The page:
According to a new audit by the Government Accountability Office (GAO), the federal government is racially discriminating, or "seeing in color," by equipping small minority-owned businesses with an edge for federal contacting jobs regardless of their capabilities to fulfill government demands.
The lengthy report examines federal affirmative action. Of the $537 billion in government contracts federal agencies offered to businesses, about $104 million was dedicated to small firms, of which over one-third ($36 billion) was awarded to minority-owned businesses. The GAO acknowledged that Congress has, for more than three decades, dedicated its legislative resources to steer federal taxpayer dollars to businesses owned by minorities.
"The federal government has a long-standing policy of maximizing procurement opportunities for small businesses owned and controlled by socially and economically disadvantaged individuals (small disadvantaged businesses)," GAO noted, affirming that federal officials have selectively apportioned contracting dollars based on racial variables. "In 1978, Congress amended the Small Business Act to require federal agencies to, among other things, negotiate annually in good faith with the Small Business Administration (SBA) to establish prime and subcontracting goals for these businesses, which include businesses owned and controlled by various minority groups."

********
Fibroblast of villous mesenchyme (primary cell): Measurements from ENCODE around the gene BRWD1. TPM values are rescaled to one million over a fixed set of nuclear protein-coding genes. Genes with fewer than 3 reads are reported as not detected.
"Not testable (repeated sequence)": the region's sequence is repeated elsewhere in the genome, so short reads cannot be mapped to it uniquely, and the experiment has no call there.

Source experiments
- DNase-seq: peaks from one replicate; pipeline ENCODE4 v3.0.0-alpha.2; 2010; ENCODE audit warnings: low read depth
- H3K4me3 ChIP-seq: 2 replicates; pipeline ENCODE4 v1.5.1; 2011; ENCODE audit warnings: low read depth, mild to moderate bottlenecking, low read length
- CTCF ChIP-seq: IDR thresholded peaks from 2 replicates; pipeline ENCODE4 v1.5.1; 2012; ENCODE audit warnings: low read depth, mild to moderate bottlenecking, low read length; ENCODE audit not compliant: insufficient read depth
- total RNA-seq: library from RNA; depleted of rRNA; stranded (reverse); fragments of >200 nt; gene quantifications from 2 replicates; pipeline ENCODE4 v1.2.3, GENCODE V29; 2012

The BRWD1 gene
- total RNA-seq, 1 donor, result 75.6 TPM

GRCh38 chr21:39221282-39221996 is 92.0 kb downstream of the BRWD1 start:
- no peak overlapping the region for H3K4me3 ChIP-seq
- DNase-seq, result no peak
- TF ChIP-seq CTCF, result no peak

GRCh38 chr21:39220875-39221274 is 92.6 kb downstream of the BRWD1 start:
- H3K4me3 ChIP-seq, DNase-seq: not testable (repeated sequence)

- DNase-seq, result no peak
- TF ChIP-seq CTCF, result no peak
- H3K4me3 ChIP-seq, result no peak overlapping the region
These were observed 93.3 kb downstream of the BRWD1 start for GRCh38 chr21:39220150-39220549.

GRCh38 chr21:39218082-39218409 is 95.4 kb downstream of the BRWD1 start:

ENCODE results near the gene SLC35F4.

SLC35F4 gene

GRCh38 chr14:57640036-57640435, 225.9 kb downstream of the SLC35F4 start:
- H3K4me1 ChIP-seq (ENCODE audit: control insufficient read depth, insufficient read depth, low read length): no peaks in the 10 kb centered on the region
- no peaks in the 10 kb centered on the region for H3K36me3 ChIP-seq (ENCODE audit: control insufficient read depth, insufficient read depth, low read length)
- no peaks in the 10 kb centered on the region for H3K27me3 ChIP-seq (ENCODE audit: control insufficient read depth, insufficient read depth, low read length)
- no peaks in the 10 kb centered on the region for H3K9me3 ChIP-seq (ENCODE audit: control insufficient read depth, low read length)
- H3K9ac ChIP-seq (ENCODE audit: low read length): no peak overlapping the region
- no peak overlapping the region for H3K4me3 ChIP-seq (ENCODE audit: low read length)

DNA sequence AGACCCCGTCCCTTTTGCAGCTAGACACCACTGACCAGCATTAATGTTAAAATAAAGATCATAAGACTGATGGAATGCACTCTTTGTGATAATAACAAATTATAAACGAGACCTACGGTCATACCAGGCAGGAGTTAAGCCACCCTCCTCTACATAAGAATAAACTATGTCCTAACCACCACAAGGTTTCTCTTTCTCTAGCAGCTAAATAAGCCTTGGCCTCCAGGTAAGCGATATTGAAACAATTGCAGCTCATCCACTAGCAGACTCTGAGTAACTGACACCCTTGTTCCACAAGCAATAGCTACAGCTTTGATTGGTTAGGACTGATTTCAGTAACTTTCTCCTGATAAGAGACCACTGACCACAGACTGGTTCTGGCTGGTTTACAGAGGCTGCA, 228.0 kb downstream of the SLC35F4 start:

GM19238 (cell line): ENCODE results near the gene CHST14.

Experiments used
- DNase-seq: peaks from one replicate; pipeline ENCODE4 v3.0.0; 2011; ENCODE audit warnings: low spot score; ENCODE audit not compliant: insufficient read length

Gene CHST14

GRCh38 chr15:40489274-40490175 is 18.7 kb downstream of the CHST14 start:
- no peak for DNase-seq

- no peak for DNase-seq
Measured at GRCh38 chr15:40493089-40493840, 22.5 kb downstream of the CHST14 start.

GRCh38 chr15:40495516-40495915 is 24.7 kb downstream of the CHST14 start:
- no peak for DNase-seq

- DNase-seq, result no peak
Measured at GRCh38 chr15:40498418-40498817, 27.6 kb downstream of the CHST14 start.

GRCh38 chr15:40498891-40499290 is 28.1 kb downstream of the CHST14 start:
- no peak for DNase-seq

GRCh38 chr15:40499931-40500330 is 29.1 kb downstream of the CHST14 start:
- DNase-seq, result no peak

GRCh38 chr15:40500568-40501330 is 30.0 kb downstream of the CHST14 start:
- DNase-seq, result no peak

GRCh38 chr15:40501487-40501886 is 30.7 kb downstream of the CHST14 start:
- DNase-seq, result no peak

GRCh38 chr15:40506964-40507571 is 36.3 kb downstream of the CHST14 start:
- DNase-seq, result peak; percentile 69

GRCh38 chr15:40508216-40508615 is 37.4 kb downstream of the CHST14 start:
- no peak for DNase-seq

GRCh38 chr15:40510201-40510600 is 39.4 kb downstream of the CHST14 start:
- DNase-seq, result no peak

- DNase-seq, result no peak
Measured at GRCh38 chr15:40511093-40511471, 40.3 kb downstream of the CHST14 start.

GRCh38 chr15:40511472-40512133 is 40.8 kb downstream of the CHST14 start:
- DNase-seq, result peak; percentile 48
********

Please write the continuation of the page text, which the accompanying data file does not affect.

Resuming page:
The GAO contacted two agencies to collect and review federal contracting practices and found that the Minority Business Development Agency in the Department of Commerce affirmed that its business centers assisted minority-owned businesses in securing 1,108 financings and contracts worth more than $3.9 billion in fiscal year 2011. The Small Business Administration reported that in the same year over 90 percent of its business development program participants were businesses owned by minorities.
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